Summary

Hume’s Portraits is a series of ten screenprints commissioned by Charles Booth-Clibborn and published by him under his imprint, The Paragon Press, London. They were proofed and printed at Coriander Studio, London in an edition of thirty-six plus ten artist’s proofs. Tate’s copy is number eighteen in the edition. Each print was made using between three and fifteen colours and coated with several layers of varnish in sections. The varnish results in a sheer, glossy surface similar to that achieved by Hume’s use of household gloss paint in his paintings such as Incubus 1991 (Tate T07184) and Water Painting 1999 (Tate T07618). The prints are based on paintings Hume made between 1994 and 1998. Some of these paintings were derived from photographs, others from Hume’s imagination. Each print has a subtitle related to the original painting. This is the sixth image and its subtitle is Poor Thing. It is based on a larger painting of the same title (1994, private collection, New York) in gloss paint on aluminium panel. Like Angel and Young Woman (Tate P78682 and P78683), other images in the series, Poor Thing is a portrait of a damaged or unhappy person whose distress is symbolically expressed by uneven eyes and, in this instance, confirmed by the title. Poor Thing is an imaginary figure in a predominantly yellow image. The subject’s face and neck are a flat area of beige surrounded by a yellow top, yellow hair and a background made up of areas of several tones of yellow. Eyes, eyebrows and nose are also flat yellow areas. Only one eye has a brown pupil. The thin lips of its unevenly shaped mouth are pink. Large black letters, I, N, F and C (which could be patterning on the subject’s top), appear along the bottom of the image, spreading over the subject’s shoulders. A pale pink blob hanging below the ear suggests an earring. Unlike Young Woman, Poor Thing has no hint of fashion.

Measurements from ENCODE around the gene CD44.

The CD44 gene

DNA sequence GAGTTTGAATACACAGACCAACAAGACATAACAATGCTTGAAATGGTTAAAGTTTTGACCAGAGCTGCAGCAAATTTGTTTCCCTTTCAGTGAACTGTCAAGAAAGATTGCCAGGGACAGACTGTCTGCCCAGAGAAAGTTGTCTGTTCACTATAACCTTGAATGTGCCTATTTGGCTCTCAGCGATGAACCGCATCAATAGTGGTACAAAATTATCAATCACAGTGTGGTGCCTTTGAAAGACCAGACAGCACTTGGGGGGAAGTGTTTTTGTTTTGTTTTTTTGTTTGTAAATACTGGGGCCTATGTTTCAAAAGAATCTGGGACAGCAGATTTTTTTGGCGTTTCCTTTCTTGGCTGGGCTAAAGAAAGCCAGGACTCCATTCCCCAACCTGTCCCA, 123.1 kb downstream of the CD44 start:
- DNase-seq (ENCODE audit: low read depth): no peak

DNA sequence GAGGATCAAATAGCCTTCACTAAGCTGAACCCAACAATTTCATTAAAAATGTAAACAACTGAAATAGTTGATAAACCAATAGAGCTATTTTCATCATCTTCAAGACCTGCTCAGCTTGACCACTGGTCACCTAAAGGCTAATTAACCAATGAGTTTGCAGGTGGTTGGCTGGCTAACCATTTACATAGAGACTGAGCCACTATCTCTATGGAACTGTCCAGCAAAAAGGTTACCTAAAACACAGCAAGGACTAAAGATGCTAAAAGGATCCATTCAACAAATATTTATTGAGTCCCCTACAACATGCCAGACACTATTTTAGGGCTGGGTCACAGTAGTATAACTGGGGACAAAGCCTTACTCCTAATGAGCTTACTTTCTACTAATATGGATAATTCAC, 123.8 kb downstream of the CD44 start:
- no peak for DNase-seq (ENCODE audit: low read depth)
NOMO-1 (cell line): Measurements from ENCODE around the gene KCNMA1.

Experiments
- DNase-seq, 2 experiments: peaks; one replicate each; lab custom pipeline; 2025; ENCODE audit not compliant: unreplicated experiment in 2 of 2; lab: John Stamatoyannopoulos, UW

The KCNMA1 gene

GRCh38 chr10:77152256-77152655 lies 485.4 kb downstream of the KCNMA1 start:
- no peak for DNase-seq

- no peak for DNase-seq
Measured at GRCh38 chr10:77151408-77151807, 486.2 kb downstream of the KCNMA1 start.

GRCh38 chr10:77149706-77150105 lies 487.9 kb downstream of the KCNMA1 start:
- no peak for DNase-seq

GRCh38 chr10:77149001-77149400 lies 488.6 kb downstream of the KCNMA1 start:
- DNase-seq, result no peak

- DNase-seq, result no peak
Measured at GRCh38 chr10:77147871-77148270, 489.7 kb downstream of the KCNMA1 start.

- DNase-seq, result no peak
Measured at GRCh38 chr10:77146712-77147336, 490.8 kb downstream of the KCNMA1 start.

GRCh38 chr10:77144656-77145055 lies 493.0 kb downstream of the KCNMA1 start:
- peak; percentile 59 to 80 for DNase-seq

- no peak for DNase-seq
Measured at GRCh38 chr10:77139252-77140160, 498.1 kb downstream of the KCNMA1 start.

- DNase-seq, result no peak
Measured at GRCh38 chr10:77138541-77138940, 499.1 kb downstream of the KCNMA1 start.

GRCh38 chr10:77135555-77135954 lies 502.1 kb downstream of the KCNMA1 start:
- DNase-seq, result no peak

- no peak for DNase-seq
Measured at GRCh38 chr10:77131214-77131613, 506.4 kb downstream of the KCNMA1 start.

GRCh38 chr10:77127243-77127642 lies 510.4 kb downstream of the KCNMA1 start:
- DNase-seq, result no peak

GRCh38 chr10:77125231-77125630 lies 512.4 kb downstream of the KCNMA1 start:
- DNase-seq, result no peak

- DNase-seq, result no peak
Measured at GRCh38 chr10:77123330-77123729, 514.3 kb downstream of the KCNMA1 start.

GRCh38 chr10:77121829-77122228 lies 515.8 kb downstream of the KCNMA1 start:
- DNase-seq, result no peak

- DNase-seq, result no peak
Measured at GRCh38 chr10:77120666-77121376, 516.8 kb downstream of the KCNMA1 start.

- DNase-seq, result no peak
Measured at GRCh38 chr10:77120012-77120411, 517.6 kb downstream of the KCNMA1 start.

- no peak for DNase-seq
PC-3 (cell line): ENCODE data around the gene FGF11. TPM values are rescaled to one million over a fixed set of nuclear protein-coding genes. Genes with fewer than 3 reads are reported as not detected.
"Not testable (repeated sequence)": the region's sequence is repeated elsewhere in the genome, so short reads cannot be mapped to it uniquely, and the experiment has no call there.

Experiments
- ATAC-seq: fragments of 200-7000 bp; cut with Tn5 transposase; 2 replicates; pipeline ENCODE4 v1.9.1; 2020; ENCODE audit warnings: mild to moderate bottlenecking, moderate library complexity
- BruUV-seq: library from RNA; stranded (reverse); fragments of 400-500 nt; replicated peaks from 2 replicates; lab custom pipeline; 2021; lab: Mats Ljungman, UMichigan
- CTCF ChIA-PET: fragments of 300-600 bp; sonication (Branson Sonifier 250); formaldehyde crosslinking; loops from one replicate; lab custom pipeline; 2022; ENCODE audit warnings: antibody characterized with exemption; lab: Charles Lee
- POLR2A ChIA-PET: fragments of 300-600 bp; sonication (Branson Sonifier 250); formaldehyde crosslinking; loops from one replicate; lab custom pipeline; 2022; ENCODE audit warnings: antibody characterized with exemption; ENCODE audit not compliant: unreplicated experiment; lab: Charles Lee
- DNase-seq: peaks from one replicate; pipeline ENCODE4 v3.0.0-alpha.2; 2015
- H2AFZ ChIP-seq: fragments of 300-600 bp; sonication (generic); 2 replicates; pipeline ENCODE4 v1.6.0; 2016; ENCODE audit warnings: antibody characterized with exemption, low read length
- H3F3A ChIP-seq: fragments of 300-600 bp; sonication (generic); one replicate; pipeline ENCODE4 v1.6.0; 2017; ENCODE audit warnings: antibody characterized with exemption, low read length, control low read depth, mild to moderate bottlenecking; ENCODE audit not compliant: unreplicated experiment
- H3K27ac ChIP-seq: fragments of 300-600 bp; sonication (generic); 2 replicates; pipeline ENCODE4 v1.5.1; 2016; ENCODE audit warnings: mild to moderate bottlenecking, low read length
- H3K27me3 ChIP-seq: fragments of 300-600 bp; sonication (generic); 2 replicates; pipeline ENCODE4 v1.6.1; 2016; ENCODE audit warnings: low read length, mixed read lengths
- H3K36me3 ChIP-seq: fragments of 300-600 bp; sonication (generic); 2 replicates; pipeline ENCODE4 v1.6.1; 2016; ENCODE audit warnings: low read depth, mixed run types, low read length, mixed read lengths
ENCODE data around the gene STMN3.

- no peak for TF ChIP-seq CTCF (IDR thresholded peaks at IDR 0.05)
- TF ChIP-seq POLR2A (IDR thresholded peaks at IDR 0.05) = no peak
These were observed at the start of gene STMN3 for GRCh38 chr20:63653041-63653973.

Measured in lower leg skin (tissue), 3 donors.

Screenprinting is a medium ideally suited to Hume’s imagery since it involves layering areas of flat colour. His paintings of the early to mid 1990s are characterised by the use of simple blocks of vivid colour and elegant line reminiscent of the late prints of French artist Henri Matisse (1869-1954). During this period Hume painted such iconic subjects as the Christian Madonna 1993 (private collection, London), as well as such everyday objects as flowers, birds, children’s toys and feet or hands. He also made portraits of artists and celebrities, from which he derived the images used in this portfolio of prints. Portraits provides a refined version of Hume’s painterly exploration of the difference between the surface and what lies underneath, what goes into the making of the image, or the mask, of a public icon and how a generic figure is depicted. Pushing Hume’s images still further towards abstraction, this portfolio contributes to the investigation into the signs or language of visual representation central to contemporary figurative painting.


Further reading:
Patrick Elliott, Jeremy Lewison, Contemporary British Art in Print: The Publications of Charles Booth-Clibborn and his Imprint The Paragon Press 1995-2000, London 2001, pp.10, 19, 146-57 and 320, reproduced (colour) p.146
Gary Hume, exhibition catalogue, British Pavilion, XLVIII Venice Biennale, British Council 1999, p.66
Gary Hume, exhibition catalogue, Bonnefantenmuseum, Maastricht 1996, pp.18-19

Elizabeth Manchester
May 2002